*S. Kojaku and N. Masuda. Proceedings of the Royal Society A (2019) [in press]*

*Naoki Masuda, Sadamori Kojaku, Yukie Sano. Physical Review E, 98, 012312 (2018)*

Many networks of scientific interest have been constructed from correlation matrices. Examples include protein interaction networks, gene co-expression networks, functional brain networks, climate networks and asset graphs. In correlation networks, the edges indicate nontrivial correlations between the features of the nodes. A widely accepted approach for constructing networks from correlation matrices is the thresholding; one places an edge between two nodes if the correlation is larger than a threshold. However, the thresholding may induce spurious edges in the generated networks because a large correlation may be induced by a factor irrelevant to the node pair such as a global trend and pseudo correlations. An example is a large correlation between ice cream sale and murder rate; people buy more ice cream and interact with more people when it is hotter.

We developed an algorithm for constructing networks from correlation matrices, which we refer to as Scola.
A key feature of the algorithm is to use the null models for correlation matrices, based on which we decide whether to place edges between nodes or not.
In other words, we place edges between nodes whose correlations are *unexpected* for the null models.
Users can run the algorithm with a null model of interest or let the algorithm to choose statistically the best null model among candidate null models.
For three economic data, the algorithm produces statistically better networks and more accurately predicts country-level product export volumes.

**Figure**:
Sample correlation matrices and networks for the product space data.
The solid lines inside the matrices indicate the boundary between year *t* (first half) and year *t*+10 (second half).
The node colour indicates the product type.
The value of the PRODY index averaged over the nodes in the same type is shown in the parentheses.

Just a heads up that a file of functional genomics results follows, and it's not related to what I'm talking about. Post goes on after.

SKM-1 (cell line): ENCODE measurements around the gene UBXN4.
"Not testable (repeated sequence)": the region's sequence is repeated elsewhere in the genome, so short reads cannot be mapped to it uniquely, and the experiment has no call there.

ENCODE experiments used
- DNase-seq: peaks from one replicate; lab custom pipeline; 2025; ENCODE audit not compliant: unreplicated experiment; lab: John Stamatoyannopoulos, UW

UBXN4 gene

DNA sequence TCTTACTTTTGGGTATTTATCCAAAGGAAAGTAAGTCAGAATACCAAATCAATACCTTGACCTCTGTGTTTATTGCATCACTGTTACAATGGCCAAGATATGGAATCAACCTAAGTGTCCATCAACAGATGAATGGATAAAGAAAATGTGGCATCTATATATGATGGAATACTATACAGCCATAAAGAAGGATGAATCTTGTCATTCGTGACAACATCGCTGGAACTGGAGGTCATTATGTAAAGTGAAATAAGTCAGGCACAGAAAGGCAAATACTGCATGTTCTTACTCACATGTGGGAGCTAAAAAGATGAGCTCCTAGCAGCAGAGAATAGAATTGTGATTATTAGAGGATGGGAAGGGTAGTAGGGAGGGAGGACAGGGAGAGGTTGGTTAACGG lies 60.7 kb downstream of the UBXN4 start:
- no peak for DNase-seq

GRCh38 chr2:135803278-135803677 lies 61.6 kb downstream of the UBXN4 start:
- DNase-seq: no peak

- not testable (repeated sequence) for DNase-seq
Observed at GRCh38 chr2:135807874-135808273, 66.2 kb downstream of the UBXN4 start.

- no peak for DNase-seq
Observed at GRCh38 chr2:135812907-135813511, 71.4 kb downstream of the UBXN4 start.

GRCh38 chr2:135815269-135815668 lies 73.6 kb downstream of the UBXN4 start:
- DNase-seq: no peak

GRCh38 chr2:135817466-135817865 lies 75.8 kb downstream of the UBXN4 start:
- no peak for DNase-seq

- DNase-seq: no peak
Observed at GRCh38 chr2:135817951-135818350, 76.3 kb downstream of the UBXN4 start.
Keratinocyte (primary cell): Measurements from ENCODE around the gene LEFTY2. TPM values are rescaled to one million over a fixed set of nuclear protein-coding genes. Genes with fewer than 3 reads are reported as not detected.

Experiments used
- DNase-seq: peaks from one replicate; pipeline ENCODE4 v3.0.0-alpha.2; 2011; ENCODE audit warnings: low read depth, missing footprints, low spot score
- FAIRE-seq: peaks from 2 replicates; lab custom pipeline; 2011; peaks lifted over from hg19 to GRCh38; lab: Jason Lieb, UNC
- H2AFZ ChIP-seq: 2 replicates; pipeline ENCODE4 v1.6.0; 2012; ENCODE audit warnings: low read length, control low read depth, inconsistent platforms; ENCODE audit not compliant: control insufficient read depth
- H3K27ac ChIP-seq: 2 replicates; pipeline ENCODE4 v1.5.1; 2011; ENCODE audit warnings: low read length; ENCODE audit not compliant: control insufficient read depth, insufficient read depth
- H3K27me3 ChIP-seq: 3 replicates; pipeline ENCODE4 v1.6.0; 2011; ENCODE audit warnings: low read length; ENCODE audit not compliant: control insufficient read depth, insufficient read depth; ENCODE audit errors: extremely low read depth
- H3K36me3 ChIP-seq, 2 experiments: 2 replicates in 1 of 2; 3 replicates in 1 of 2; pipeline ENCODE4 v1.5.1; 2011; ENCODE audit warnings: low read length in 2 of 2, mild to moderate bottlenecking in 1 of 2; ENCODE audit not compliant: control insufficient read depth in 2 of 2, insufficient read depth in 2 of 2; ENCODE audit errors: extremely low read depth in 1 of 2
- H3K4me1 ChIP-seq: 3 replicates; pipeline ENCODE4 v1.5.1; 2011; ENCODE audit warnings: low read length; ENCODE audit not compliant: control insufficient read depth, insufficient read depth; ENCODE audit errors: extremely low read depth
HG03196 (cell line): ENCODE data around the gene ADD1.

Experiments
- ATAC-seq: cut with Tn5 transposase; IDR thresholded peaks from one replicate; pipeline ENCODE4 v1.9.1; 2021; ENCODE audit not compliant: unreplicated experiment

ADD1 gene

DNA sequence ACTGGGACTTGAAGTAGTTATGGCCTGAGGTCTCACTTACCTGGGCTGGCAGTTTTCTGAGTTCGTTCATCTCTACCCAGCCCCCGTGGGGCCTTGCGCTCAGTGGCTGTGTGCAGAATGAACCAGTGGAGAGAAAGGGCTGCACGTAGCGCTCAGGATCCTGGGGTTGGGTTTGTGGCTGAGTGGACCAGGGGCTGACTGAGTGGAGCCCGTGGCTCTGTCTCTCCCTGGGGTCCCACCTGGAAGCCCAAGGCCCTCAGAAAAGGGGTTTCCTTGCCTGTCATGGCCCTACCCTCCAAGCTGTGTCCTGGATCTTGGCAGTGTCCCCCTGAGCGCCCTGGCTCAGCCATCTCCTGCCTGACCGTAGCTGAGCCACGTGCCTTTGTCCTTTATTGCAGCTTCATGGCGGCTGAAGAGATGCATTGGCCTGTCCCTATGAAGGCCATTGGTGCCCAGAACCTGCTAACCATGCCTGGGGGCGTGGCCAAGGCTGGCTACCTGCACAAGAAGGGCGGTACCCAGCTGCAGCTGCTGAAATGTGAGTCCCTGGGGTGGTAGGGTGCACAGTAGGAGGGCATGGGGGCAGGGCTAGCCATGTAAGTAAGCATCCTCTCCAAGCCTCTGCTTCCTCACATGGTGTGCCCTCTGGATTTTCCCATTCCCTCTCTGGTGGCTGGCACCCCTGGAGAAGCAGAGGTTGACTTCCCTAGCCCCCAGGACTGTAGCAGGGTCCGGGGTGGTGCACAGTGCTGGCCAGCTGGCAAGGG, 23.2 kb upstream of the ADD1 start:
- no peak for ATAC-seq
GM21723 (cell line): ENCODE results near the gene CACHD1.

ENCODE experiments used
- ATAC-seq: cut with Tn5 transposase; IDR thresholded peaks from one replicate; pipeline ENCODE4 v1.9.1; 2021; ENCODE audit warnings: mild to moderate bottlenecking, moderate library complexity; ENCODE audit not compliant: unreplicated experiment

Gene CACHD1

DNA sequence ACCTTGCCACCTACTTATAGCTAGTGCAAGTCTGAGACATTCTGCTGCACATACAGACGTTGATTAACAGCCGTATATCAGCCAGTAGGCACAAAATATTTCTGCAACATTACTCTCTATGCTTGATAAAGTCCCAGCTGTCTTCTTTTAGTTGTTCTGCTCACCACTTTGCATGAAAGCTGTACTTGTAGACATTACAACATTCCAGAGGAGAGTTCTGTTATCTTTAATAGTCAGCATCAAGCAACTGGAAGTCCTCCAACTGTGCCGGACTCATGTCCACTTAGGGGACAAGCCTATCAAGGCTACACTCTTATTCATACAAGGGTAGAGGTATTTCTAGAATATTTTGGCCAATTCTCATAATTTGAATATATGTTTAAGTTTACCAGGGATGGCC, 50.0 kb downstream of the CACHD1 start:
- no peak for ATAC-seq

*Sadamori Kojaku, Naoki Masuda. New Journal of Physics, 20, 043012 (2018)*

*Sadamori Kojaku, Naoki Masuda. Physical Revew E, 96, 052313 (2017)*

Core-periphery structure is a mesoscale structure of networks, where a core is a group of densely interconnected nodes, and a periphery is a group of sparsely interconnected nodes.
Core-periphery structure has been found in various empirical networks such as social networks, biological networks and transportation networks [1, 2].
Many studies have assumed that networks consist of one core and one periphery.

However, networks may contain multiple core-periphery pairs.

We developed an algorithm to find multiple core-periphery pairs in networks [3]. In the political blog network [4] shown in Fig. 1, the algorithm found two core-periphery pairs, each of which consists of the blogs sharing the same political agenda. We applied this algorithm or its variant to an inter-bank trade network [5], a maritime transportation network [6] and a short-text classification task [7].

We also showed that heterogeneous degree distributions alone explain single core-periphery structure [8]. In other words, when one says that a network is composed of a single core and a single periphery, hubs (i.e. nodes with large degrees, or the number of edges) are core nodes and nodes with small degrees are peripheral nodes. We proved that a core-periphery structure that is not merely explained by heterogeneous degree distributions necessarily involves at least three blocks of nodes. An example is a combination of a single core, a single periphery and a community, which yields three blocks. Another example is two core-periphery pairs, which yields four blocks in total. Based on this result, we extended our first algorithm [7] to find multiple core-periphery pairs in networks that are not merely explained by heterogeneous degree distributions [8]. The extended algorithm allows one to find small-degree core nodes and large-degree peripheral nodes.

**Figure**: Two core-periphery pairs in the political blog network detected by our algorithm.
The filled or open circles indicate core nodes or peripheral nodes, respectively.

The colour of each circle indicates the core-periphery pair to which the node belongs.
The open circles with a grey border indicate nodes that do not belong to any core-periphery pair.

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